Self-Defense in International Law: The Israeli Raid on the Iraqi Nuclear Reactor, by Timothy L.H. McCormack. New York and Jerusalem: St. Martin's Press and Magnes Press, Hebrew University, 1996. 302 pages. Appends. to p. 314. Bibl. to p. 328. Index to p. 339. $49.95.
In this study, Timothy McCormack argues that the 1981 Israeli attack on the Iraqi nuclear reactor, Osiraq, was consonant with the rules of international law regarding anticipatory self-defense, and he rejects the Security Council resolution condemning the Israeli attack as "not legally determinative." To begin his argument, the author describes the Iraqi efforts to construct nuclear weapons and the failure of both the Security Council and the international community to block the efforts and to undertake any attempts to protect Israel from nuclear attack. The failure of the Security Council to take action to protect Israel, and the consequent necessity for Israel to undertake unilateral action, is a major theme in the author's argument. Evidence of Iraqi efforts to acquire nuclear weapons now seems abundantly persuasive in the light of the post 1991 Gulf War discoveries by UN inspection teams.
The greater portion of the book consists of the author's discussion of the legality of anticipatory self-defense under traditional rules of international law and the UN Charter, as well as state practice on the matter. When the author offers a historical and traditional analysis of the rules of self-defense, his argument is informed and coherent. Unfortunately, McCormack does occasionally, and almost casually, formulate the scope of self-defense in ways that are controversial at best and which raise questions about the credibility of his argument.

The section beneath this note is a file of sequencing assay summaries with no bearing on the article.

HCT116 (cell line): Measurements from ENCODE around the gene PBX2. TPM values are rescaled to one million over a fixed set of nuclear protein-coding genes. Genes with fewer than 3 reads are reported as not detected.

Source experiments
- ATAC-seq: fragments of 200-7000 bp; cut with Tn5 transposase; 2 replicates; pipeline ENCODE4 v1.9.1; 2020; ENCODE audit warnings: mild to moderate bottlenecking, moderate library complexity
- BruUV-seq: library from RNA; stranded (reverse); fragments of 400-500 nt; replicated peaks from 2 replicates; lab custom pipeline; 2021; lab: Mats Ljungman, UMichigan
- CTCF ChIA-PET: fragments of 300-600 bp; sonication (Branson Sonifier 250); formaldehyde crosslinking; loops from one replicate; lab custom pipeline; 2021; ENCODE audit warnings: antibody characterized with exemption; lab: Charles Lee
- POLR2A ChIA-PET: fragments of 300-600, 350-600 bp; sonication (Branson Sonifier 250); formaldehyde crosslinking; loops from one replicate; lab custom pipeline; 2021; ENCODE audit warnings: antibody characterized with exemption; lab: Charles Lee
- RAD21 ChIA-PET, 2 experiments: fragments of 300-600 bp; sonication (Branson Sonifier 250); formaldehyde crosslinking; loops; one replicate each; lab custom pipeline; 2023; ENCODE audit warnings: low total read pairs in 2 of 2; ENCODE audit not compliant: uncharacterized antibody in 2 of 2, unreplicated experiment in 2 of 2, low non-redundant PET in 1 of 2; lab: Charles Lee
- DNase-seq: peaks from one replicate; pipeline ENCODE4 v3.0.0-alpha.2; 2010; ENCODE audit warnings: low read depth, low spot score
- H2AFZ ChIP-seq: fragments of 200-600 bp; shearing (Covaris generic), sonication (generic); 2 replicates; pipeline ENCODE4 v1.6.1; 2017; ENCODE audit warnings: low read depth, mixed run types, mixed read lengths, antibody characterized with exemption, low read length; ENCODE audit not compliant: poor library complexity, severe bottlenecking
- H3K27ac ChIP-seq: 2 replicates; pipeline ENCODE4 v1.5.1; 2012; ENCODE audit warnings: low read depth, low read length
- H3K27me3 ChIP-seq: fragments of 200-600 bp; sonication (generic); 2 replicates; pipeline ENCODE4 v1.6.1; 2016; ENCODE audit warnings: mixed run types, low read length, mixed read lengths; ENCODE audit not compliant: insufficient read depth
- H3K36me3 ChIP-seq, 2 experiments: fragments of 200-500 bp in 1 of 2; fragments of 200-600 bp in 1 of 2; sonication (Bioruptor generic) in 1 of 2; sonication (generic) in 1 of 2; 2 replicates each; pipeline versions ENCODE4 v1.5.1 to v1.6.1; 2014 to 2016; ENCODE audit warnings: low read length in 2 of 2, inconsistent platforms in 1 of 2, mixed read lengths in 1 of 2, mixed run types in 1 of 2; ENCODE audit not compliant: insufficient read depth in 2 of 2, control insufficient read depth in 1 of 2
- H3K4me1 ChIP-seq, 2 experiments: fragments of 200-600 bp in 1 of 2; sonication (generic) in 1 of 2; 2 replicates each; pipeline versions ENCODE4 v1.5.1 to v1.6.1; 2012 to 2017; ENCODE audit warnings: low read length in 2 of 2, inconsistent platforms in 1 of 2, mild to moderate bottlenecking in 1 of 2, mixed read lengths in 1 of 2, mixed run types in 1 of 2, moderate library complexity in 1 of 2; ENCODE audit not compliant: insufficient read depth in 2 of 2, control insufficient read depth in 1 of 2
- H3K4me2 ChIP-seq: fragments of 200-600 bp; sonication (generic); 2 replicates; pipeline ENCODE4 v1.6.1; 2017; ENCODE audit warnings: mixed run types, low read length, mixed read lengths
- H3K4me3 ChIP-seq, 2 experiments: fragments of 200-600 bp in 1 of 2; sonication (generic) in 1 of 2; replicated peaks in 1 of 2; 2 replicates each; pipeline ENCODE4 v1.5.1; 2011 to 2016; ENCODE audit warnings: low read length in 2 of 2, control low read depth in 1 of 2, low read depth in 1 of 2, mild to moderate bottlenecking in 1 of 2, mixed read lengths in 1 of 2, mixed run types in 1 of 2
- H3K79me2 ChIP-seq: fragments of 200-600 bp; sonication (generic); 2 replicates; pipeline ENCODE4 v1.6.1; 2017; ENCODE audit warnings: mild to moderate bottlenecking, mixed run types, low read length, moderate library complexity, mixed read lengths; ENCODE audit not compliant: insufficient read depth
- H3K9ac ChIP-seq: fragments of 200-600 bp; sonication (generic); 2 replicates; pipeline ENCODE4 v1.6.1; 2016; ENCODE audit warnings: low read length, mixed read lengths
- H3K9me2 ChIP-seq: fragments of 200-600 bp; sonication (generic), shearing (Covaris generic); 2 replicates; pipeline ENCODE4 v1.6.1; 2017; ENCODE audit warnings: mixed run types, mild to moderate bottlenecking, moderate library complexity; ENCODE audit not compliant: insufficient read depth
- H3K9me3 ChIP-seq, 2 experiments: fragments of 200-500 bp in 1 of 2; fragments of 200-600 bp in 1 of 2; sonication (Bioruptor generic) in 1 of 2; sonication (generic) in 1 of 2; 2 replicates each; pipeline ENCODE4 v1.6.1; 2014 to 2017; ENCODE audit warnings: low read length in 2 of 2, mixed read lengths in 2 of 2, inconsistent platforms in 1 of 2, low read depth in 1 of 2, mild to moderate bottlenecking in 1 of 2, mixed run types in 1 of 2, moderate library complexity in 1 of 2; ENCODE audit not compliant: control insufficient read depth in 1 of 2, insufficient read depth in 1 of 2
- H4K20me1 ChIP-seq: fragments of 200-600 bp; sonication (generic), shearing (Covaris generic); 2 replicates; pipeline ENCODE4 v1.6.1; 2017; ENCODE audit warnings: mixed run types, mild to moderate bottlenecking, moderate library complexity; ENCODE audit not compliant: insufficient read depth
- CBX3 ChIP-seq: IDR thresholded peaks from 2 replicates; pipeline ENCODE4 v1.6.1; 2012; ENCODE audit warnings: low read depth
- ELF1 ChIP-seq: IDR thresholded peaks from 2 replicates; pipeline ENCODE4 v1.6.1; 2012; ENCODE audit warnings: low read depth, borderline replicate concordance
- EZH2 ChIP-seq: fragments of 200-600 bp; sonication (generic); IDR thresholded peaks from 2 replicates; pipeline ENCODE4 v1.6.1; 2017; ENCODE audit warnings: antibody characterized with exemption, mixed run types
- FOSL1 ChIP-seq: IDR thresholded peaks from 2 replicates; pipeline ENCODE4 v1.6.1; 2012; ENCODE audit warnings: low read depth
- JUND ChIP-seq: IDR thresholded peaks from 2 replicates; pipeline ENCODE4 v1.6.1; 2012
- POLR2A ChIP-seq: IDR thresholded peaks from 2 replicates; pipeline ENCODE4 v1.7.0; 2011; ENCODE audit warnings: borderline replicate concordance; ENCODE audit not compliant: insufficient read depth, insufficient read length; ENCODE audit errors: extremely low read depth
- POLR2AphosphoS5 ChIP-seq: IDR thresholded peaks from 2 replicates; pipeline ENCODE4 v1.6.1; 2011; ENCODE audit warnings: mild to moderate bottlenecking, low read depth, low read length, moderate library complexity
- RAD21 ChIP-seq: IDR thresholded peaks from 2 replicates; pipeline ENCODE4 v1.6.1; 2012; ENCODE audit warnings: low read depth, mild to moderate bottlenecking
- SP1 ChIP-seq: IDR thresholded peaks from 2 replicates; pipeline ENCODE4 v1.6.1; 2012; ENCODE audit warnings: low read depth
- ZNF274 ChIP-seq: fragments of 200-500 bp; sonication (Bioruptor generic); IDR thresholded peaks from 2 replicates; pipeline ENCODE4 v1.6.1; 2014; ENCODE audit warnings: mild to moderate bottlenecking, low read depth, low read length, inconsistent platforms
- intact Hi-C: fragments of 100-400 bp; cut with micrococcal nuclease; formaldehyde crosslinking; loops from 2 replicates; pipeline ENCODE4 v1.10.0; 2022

An example of the author's broad assertion of self-defense is his declaration that Article 51 of the UN Charter must be interpreted to include "the right of states to guarantee [reviewer's italics] their own security when they are threatened with attack and the Security Council will not protect them" (p. 210). Such a broad and unusual assertion brings to mind l9th century concepts of necessity and self-preservation which no longer enjoy support or authority. The recent advisory opinion by the International Court of Justice in the Nuclear Weapons Case, wherein the court could not decide whether rules of international law allow the use of nuclear weapons to ensure the survival of the state, seems to refute any view that a state may do any and all things to guarantee its security.
A second assertion, that Article 51 should be interpreted "to allow states to help achieve the maintenance of international peace and security in situations where the Council cannot or will not take action" (p. …